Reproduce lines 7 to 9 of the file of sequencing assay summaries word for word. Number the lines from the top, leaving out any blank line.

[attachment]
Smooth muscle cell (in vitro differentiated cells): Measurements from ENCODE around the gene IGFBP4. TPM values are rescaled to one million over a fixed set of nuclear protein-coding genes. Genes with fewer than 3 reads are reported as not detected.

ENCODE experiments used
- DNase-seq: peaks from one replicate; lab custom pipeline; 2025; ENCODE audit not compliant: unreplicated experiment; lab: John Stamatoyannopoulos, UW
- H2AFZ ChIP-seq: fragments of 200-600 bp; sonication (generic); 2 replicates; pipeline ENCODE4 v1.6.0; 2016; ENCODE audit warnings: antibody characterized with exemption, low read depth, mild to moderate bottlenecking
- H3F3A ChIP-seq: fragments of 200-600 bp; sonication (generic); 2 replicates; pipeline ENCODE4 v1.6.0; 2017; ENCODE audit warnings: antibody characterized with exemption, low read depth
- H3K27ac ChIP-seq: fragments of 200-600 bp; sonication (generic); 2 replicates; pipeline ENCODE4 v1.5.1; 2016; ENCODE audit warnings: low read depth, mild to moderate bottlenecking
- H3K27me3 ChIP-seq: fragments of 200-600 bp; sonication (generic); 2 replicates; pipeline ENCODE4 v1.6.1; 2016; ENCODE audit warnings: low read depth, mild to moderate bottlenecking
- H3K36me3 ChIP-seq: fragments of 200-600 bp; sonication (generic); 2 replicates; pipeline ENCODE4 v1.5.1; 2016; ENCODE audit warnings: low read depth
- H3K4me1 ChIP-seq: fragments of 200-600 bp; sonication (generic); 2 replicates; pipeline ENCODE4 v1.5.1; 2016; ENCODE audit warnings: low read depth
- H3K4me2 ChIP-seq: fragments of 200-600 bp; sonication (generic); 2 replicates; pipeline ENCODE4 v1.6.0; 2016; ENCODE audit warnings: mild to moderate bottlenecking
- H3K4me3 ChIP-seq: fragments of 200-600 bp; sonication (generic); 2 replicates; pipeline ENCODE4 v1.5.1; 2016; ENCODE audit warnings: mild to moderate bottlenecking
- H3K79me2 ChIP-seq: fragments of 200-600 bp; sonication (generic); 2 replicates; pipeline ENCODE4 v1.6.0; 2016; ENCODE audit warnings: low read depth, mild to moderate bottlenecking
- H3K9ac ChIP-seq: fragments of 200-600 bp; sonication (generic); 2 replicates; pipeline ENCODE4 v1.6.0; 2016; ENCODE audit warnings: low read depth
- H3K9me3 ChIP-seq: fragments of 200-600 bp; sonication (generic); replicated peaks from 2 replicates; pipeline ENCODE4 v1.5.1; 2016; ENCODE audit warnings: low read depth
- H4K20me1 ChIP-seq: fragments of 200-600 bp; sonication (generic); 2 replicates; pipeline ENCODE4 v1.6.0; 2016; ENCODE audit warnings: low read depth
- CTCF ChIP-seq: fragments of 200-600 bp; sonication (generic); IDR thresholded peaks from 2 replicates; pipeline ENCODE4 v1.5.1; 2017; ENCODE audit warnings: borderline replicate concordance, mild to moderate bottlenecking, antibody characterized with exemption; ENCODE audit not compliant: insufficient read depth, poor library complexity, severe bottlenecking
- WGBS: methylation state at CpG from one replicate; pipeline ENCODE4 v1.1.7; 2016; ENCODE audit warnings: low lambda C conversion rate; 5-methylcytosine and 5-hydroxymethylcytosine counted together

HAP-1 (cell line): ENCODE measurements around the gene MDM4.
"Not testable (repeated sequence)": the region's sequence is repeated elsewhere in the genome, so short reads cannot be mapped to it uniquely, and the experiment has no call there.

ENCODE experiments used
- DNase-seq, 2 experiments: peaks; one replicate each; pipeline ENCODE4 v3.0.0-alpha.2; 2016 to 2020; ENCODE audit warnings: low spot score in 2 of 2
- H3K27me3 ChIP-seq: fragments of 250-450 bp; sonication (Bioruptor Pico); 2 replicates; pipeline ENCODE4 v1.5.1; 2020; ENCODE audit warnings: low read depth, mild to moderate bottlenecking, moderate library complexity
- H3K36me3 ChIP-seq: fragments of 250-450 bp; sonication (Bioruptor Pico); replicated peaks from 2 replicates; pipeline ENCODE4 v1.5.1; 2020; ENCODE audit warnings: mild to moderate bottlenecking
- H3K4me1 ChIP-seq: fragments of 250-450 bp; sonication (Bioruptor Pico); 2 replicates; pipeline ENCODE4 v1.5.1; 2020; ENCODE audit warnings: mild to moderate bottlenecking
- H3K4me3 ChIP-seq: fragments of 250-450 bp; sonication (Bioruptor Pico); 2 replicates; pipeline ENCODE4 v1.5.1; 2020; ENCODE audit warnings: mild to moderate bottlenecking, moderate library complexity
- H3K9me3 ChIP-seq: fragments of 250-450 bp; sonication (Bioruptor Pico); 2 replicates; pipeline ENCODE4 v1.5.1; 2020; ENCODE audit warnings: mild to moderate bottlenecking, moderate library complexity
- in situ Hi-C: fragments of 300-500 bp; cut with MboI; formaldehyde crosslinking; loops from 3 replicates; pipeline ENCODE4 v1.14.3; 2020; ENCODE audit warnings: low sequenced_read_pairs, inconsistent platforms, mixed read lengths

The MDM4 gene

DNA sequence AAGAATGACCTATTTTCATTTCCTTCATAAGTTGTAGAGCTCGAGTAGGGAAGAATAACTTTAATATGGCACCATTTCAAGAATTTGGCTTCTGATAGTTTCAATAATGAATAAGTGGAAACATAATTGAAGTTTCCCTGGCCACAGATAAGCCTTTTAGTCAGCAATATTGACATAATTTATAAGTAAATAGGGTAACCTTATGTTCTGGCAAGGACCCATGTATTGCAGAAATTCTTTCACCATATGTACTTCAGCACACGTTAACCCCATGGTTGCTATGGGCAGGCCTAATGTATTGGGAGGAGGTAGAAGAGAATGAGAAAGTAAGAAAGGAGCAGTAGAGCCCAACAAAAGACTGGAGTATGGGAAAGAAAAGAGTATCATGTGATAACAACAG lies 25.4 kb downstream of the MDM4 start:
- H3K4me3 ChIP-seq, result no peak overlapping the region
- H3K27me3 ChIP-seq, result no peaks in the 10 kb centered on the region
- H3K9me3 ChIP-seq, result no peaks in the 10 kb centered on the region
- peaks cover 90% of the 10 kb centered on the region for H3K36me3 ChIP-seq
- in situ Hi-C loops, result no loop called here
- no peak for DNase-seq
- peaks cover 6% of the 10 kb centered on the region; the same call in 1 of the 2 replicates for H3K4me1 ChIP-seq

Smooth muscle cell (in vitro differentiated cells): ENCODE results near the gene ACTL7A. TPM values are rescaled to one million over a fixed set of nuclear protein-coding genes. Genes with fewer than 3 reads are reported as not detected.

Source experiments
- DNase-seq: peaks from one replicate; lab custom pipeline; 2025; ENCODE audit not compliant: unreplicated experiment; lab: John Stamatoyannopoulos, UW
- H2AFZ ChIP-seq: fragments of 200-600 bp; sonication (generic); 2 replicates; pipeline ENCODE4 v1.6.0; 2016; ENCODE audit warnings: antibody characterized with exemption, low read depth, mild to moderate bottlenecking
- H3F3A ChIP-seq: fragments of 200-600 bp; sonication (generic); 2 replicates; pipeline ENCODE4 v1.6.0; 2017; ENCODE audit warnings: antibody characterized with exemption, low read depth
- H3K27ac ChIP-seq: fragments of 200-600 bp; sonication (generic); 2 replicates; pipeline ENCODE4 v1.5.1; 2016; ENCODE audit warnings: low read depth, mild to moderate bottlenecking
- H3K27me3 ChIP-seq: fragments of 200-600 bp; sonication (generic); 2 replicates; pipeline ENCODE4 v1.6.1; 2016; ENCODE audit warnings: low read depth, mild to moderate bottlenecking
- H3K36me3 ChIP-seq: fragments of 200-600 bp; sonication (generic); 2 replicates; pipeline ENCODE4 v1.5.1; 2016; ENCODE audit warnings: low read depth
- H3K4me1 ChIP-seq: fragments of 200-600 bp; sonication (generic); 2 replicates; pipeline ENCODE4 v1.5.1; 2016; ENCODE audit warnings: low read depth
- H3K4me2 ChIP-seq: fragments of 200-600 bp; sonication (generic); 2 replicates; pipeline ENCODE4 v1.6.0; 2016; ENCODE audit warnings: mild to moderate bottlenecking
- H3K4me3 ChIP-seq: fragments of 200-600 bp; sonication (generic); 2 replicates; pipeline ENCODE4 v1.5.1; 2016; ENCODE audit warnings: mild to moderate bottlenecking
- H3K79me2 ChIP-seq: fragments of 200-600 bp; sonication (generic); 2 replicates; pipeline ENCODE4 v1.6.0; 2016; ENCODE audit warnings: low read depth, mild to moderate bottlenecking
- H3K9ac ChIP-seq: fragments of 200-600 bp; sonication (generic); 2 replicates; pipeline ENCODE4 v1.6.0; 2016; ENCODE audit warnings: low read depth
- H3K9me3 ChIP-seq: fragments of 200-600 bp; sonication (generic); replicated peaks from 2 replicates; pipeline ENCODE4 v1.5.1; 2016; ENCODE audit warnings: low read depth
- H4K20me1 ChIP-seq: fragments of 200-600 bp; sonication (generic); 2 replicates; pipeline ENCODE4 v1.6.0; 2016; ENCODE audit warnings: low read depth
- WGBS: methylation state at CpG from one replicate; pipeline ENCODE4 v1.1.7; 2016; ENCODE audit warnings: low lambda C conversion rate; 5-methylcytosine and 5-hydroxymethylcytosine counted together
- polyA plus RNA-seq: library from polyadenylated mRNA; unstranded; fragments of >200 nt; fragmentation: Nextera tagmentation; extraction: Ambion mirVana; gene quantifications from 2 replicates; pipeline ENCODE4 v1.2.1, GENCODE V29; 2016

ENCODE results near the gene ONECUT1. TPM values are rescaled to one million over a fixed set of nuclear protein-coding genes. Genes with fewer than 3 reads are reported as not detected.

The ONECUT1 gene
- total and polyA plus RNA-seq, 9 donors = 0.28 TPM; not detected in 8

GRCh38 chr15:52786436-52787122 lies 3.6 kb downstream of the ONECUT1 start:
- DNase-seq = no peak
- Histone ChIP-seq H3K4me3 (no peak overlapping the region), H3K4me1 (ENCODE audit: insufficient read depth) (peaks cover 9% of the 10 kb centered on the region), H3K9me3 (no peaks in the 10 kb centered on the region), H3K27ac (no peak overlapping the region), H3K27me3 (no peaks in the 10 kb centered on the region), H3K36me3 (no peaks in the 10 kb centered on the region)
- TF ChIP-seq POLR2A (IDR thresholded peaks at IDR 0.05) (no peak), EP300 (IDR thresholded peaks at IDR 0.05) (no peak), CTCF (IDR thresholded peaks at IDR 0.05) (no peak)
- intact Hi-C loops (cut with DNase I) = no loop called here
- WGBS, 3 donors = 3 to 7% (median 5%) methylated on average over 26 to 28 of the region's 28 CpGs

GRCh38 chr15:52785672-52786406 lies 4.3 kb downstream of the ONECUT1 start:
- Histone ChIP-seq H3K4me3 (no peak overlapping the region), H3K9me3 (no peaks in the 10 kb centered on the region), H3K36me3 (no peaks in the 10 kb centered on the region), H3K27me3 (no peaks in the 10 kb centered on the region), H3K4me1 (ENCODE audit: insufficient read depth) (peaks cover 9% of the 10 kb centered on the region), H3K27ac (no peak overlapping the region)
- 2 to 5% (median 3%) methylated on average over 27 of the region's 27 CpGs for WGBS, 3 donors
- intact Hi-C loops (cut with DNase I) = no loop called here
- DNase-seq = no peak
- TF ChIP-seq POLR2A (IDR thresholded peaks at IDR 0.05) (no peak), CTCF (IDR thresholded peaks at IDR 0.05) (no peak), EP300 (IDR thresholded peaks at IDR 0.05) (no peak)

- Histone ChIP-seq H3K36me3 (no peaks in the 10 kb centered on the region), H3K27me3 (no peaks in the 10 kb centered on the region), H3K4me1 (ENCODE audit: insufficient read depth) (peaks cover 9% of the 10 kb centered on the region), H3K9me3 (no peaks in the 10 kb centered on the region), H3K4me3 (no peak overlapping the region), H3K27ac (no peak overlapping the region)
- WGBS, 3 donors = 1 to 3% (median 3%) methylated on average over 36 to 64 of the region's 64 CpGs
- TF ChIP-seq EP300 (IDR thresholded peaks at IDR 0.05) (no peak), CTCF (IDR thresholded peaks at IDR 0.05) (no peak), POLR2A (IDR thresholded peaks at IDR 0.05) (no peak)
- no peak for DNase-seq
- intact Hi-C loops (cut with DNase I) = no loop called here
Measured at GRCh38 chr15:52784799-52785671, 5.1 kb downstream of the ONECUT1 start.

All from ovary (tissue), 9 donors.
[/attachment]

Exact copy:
- H3K27me3 ChIP-seq: fragments of 200-600 bp; sonication (generic); 2 replicates; pipeline ENCODE4 v1.6.1; 2016; ENCODE audit warnings: low read depth, mild to moderate bottlenecking
- H3K36me3 ChIP-seq: fragments of 200-600 bp; sonication (generic); 2 replicates; pipeline ENCODE4 v1.5.1; 2016; ENCODE audit warnings: low read depth
- H3K4me1 ChIP-seq: fragments of 200-600 bp; sonication (generic); 2 replicates; pipeline ENCODE4 v1.5.1; 2016; ENCODE audit warnings: low read depth